It’s time once again when people all across the country head to the mountains for some rest and relaxation. A trip to the wilds allows adults to wind down while the children enjoy sights and sounds of a world that they’re not accustomed to.
In our excitement to get away we often forget that they don’t call it the wilds for nothing. In the mountains we are visitors exploring a world of critters, both large and small, that live there full time. Generally speaking, these residents tolerate our stay as long as we don’t disrupt their routines which for the most part revolve around finding food and raising their young.
When it comes to bears, moose, and mountain lions the best advice is stay away from areas where they’re active. Seasonal patterns and safety advice is readily available from a park ranger.
Now lets discuss how to avoid some smaller forest inhabitants that you don’t want to forget:
- Wear long sleeve shirts and pants.
- Stay clear of shady, moist wooded areas. Make camp in a sunny, warm area.
- Avoid leaf & debris piles; sit in chairs off the ground.
- Try not to walk in areas with high grass or vegetation.
- Walk in the center of trails and clearings.
- Keep foods in sealed containers and dispose of rubbish quickly. Wasps are highly efficient at detecting food from far away, especially sugary foods, only bring food out when you are ready to start preparing or eating it.
- Make a wasp trap. Cut a plastic bottle in half and put a sugary liquid (such as a fizzy drink or a dollop of jam and water) in the bottom half. Next, place the top half of the bottle upside down inside the bottom half and tape it in place so you have a funnel for the wasps to fall down. (Put the trap away from your camp or you’ll just end up attracting them to you!) Wasps will be attracted to the sweet substance but won’t be able to escape the bottle once they climb inside and will eventually drown in the liquid.
Mosquitoes are attracted by body heat, the carbon dioxide we breathe out and chemicals like lactic acid in our sweat. They’re also most active at dusk and dawn, so you need to be more vigilant at these times to avoid getting bitten.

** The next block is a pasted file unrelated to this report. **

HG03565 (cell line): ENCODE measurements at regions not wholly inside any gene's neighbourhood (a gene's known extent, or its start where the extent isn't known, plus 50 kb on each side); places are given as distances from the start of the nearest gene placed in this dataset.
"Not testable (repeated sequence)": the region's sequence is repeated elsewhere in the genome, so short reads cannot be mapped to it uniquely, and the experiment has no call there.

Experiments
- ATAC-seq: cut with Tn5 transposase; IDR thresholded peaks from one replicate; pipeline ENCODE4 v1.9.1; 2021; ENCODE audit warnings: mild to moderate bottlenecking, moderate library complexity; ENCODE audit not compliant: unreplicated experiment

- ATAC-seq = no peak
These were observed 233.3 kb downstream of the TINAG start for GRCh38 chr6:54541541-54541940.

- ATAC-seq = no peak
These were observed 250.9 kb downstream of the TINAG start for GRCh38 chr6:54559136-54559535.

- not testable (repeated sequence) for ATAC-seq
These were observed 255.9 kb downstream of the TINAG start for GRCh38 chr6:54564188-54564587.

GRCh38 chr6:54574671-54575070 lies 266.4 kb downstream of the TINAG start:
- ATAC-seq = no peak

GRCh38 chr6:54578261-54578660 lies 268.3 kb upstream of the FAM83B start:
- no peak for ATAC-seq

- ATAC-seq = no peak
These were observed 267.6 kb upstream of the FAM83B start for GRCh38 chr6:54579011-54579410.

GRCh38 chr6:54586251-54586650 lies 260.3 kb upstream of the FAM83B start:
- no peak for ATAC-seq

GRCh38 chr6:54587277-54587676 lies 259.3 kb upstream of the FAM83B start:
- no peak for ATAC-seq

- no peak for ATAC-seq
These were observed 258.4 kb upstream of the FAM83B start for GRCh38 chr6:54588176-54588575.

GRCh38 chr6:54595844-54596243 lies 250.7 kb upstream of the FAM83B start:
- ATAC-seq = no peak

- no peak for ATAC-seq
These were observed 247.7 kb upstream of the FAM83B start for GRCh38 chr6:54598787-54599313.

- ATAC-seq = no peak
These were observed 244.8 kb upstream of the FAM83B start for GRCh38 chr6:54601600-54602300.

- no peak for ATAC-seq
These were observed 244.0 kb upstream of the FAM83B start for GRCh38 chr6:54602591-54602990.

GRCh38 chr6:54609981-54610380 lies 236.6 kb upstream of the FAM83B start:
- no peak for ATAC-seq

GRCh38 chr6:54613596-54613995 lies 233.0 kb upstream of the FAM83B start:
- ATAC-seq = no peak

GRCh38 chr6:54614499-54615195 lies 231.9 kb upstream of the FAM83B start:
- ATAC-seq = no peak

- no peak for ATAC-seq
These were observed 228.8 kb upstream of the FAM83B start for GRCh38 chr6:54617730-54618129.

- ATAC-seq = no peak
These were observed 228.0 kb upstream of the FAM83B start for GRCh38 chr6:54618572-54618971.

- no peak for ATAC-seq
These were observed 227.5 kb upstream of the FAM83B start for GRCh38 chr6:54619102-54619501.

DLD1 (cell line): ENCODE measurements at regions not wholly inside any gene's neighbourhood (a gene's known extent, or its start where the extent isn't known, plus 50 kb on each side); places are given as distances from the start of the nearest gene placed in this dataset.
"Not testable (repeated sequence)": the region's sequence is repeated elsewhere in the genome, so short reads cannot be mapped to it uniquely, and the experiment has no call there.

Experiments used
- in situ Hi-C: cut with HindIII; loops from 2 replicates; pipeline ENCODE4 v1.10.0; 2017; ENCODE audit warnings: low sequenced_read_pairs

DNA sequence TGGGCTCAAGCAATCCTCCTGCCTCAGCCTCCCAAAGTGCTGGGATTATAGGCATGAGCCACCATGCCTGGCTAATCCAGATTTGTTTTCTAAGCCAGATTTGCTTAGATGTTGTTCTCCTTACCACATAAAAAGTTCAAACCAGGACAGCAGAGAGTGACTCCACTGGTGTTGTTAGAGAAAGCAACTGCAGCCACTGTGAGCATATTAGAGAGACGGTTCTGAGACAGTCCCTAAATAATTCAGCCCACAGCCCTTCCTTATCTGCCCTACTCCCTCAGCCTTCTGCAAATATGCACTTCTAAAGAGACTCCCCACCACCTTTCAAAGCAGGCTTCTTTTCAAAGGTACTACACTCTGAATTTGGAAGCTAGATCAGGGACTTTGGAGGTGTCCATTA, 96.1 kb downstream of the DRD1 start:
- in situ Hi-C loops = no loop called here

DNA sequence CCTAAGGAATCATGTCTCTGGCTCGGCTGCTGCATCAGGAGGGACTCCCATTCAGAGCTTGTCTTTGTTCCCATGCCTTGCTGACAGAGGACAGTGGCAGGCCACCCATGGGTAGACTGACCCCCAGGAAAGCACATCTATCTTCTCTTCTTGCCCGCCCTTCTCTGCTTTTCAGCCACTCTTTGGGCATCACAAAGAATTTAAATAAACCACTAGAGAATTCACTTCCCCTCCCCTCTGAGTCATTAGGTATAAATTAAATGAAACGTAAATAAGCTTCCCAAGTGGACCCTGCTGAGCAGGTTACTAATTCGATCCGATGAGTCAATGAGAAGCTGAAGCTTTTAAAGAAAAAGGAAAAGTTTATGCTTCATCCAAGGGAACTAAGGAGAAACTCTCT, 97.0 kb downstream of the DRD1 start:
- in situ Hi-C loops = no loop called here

- Mosquitoes lay their eggs in stagnant water so avoid setting up camp near these types of areas.
- Wear long sleeved tops and trousers, especially at dusk and dawn.
- Use insect repellents and mosquito nets if your tent doesn’t have one built in. DEET is a powerful repellent.
- Burning mosquito and citronella coils or candles can help keep them away in the evenings
Know how to identify a rattlesnake – If a snake bites you or someone in your group it is important to know if it was a poisonous rattlesnake or not.
- Familiarize yourself with the risks in your area before hitting the trail.
- Avoid their desirable habitats like rocks where they can hide in the cracks. However, they also like to sun themselves and sometime a dirt trail free of tall grasses is a desirable place for them to be.
- Keep your dog on a leash – Loose dogs can unknowingly startle a rattlesnake or try to attack them. Keep your dog safe by staying on the trail.
- Teach your children to stay close to adults and to immediately report any snake sightings.
- Wear protective hiking boots or shoes. Leave the sandals at wear long pants or gaiters for additional protection from snakebites.
If you see a snake back away slowly. They can’t hear so noises won’t scare them but they can sense movement. Many people’s first reaction is to kill the rattlesnake, but rattlesnakes play an important role in keeping the population of its prey in check. Do not mess with the natural ecosystem.
You should also be aware of plants that can spoil a great outing to the mountains as well. Here in the west the list includes stinging nettle, poison ivy, and poison oak. If you make contact on bare skin with a poisonous plant are some ways to relieve the discomfort: